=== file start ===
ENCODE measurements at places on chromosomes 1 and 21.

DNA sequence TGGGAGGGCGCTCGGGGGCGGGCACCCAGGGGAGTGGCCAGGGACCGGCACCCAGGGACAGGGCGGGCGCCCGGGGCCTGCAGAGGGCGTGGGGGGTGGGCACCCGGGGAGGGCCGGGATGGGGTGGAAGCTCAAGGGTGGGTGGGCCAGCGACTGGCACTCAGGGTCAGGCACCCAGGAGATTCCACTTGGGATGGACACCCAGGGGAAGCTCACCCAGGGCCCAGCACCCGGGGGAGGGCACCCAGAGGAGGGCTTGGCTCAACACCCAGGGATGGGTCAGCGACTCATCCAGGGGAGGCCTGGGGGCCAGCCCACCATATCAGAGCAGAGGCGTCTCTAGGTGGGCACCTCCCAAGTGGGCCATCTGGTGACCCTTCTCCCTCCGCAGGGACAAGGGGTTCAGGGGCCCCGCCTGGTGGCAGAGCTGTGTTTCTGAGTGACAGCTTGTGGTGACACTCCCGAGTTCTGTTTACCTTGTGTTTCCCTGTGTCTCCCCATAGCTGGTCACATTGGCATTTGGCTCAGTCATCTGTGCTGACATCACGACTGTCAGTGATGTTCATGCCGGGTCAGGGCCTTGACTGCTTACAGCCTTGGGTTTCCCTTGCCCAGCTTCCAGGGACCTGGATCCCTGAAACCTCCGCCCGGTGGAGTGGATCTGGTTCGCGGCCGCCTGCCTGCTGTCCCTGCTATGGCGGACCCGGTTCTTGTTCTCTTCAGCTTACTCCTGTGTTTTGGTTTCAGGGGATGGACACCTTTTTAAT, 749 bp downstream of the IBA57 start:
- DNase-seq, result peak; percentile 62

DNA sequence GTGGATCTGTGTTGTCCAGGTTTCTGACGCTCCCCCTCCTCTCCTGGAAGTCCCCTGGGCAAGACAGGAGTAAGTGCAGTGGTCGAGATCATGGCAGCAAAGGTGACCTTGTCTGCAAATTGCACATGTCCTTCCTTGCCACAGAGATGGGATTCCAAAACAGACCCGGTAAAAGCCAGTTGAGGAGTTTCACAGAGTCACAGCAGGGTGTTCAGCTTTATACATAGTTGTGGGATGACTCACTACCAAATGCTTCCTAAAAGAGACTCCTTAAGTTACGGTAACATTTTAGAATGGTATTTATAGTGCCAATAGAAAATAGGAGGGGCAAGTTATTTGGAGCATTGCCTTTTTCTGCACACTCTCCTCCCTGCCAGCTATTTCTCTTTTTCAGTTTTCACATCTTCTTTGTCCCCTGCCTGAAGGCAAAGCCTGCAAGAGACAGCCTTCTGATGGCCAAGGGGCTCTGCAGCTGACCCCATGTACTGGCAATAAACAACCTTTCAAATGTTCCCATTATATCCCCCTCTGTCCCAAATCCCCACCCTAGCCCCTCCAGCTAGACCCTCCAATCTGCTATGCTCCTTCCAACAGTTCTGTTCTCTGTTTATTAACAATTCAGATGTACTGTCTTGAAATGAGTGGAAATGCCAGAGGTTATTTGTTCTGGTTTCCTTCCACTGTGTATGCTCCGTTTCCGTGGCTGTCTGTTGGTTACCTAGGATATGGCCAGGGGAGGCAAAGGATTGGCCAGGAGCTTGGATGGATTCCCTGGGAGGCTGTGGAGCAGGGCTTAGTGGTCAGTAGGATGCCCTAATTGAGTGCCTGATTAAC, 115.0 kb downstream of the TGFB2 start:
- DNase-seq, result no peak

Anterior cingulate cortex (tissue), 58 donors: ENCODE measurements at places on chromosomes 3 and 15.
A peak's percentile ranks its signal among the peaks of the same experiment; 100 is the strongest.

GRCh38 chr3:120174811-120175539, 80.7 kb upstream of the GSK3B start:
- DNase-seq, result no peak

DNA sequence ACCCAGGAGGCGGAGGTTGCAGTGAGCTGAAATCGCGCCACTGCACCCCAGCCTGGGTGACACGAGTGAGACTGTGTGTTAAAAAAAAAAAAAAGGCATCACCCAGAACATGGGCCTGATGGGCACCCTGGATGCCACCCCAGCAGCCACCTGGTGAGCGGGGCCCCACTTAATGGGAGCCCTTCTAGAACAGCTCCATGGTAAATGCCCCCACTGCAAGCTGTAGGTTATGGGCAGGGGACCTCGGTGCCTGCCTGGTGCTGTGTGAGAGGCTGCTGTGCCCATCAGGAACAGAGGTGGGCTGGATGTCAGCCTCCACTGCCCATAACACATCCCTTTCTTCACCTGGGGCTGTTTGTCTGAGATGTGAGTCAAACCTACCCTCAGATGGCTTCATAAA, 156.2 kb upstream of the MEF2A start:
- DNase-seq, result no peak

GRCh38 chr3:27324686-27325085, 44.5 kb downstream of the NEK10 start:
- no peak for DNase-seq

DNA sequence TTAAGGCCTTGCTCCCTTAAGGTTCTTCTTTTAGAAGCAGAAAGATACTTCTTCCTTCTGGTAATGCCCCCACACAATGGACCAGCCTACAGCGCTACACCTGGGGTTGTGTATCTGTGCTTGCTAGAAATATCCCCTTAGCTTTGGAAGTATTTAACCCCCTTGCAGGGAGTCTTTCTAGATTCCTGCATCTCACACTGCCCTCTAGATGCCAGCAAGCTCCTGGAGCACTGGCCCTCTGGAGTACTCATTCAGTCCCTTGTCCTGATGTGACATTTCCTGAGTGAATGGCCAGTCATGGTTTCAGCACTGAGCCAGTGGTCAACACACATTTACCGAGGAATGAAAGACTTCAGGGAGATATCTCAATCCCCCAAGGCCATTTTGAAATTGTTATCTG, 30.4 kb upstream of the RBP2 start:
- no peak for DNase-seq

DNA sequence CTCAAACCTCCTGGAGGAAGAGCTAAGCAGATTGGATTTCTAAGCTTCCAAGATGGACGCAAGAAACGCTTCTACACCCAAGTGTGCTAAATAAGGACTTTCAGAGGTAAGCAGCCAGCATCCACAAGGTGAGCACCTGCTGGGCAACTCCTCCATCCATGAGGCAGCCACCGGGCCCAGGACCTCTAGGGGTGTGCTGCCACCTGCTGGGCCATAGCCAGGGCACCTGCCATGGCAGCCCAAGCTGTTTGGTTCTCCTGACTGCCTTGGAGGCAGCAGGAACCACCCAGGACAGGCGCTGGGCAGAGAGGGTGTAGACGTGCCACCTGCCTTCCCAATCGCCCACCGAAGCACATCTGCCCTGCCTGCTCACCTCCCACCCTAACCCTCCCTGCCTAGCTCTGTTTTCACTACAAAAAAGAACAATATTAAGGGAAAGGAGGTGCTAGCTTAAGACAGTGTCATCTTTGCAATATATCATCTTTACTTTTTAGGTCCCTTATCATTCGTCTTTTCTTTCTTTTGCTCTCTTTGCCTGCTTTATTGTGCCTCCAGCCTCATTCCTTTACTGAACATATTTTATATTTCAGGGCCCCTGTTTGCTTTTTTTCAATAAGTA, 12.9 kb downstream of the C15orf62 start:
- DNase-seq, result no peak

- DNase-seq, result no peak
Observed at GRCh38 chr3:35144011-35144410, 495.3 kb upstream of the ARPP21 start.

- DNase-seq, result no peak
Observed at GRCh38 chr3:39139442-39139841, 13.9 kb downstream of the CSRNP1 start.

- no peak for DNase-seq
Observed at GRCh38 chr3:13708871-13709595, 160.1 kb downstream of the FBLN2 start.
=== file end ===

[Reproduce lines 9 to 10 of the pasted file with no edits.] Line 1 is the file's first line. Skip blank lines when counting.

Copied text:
- DNase-seq, result no peak

DNA sequence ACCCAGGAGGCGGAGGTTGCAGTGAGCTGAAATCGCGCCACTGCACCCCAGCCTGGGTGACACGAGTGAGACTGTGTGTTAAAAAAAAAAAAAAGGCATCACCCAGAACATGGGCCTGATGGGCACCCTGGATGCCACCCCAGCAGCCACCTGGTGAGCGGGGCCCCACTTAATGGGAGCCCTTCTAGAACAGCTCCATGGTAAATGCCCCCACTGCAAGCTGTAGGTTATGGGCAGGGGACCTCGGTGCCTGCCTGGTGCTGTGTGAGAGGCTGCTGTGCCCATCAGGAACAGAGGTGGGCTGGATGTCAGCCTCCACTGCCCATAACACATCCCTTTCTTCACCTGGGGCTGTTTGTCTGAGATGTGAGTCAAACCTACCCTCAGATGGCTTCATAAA, 156.2 kb upstream of the MEF2A start: